2. But first we should not the following. It is sometimes asked how one should understand the fact that there is a dictionary of military terms, and we are discussing categories. Doesn't this just confuse things? Here it is essential to bear in mind the relationship of the logical and the laxical. A category is a form of thought which is materialized, like others, in a language which is natural or artificial. Terms (from the Latin terminus-- term, end or limit) exist for expressing concepts and categories. These are words or phrases which are a precise designation of objects, phenomena, properties, relations, processes in a certain special area of production, technology, sciences, art, social life, and so forth. A term not only records a category, but also clarifies it and separates it from related ones. The nature of terms from various areas of social development is examined in terminology which is a special section of vocabulary. Terms are formed usually from already existing laxical elements according to the grammatical laws of a given language (see Bol'shaya Sovetskaya Entsiklopediya (Great Soviet Encyclopedia), Vol. 42, Izd-vo Bol'shaya Sovetskaya Entsiklopediya, 1956, p. 303-304).
  3. The categories of the theory of the art of warfare, like the categories of other concrete theories and sciences, differ from the philosophical, maximally broad concepts of dialectical materialism. While the former reflect certain comparatively narrow aspects of the objective world, the latter establish the most general properties, correlation, and relationships of reality inherent to all its processes and phenomena. The categories of materialistic dialectics are basic for all the concrete sciences. No sciences can get along without philosophical categories. These are categories in the universal method of the cognition and examination of the objective world.
  4. Having originated on the basis of the experience of preparing for and conducting military operations, in the process of cognition the categories of the art of warfare maintain a relative independence, and in the course of assimilating new phenomena, operate as prepared and priori forms of the art of warfare.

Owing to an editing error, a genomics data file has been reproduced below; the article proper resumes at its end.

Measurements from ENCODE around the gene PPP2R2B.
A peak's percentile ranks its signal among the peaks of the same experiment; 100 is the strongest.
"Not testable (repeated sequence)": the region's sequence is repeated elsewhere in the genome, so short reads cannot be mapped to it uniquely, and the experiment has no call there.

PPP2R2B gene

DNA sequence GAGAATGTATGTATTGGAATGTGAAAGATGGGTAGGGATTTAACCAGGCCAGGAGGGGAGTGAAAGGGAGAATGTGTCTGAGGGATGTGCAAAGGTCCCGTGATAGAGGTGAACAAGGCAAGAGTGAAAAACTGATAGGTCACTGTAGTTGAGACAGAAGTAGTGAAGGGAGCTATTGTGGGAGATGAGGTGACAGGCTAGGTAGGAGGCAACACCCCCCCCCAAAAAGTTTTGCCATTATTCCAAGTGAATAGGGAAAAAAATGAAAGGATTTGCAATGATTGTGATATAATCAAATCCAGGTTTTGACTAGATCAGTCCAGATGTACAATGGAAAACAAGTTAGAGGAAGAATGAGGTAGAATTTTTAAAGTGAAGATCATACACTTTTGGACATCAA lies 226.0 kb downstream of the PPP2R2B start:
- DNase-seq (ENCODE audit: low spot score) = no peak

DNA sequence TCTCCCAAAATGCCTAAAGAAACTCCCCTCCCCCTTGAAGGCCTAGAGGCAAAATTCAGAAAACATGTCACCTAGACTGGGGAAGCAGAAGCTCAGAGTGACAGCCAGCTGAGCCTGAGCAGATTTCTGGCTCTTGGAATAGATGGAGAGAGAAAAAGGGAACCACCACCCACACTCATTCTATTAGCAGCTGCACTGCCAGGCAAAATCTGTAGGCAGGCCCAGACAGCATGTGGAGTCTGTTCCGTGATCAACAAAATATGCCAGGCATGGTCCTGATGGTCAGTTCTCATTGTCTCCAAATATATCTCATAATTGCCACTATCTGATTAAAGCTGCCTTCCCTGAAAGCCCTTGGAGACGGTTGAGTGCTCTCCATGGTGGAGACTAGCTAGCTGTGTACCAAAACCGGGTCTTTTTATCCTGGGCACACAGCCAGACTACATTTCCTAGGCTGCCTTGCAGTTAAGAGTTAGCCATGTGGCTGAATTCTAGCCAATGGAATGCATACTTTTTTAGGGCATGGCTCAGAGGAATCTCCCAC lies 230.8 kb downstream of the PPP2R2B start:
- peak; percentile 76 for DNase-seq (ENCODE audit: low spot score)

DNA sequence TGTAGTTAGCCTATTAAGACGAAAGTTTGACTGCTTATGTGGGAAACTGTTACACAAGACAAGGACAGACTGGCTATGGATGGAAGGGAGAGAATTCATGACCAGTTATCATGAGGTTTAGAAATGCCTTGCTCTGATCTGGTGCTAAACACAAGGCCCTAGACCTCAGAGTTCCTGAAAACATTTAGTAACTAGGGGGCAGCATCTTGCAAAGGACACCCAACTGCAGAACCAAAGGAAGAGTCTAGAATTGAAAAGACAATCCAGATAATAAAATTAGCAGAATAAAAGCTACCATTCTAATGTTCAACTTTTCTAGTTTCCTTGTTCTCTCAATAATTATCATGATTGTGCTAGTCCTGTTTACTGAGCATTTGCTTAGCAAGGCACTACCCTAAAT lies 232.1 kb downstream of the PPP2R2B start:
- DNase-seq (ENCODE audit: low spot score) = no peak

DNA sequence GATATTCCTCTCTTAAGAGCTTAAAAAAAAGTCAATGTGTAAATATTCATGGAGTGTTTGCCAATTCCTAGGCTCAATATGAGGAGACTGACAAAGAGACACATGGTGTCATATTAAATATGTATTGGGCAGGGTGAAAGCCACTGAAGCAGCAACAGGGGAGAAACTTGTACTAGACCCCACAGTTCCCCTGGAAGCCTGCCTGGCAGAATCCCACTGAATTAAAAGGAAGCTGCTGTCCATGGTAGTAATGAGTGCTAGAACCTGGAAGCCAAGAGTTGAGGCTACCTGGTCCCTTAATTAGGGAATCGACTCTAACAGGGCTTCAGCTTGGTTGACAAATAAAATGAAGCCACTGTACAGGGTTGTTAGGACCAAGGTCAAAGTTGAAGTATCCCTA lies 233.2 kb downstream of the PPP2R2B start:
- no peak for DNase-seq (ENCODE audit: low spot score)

5. Xenophon, Sokraticheskiye sochineniya (Socratic Works), Gosizdat, 1935, p. 94
  6. Xenophon, Grecheskaya istoriya (Greek History), Sotsekgis, 1935, p. 78.
  7. See Ye. A. Rasin, Istoriya voyennogo iskusstva (The History of the Art of Warfare), Vol. 3, Voyenisdat, 1961, p. 573.
  8. See Sbornik boyevykh donkumentov Velioy Oteschestvennoy voyny (Collection of Combat Documents of the Great Patriotic War), No. 5, Moscow, 1947, p. 6.
  9. Sbornik voyenno-istoricheskikh materialov Velikoy Otechestvennoy voyay (Collection of Military History Materials of the Great Patriotic War), No. 10-11, Voyenizdat, 1953, p. 48-52.
  10. A concept (from the Latin conceptic-understanding, system) is a definite method for interpreting a certain subject; a basic viewpoint concerning a subject; a leading idea for its systematic elucidation. The term "concept" is also used for designating the fundamental intention, the construction principle in scientific, artistic and other types of human activities (see Filosofskaya entsiklopediya (Philosophical Encyclopedia), Vol. 3, Izd-vo Sovetskaya Entsiklopediya, 1964, p. 58). In the given instance we have in mind the first meaning of this concept.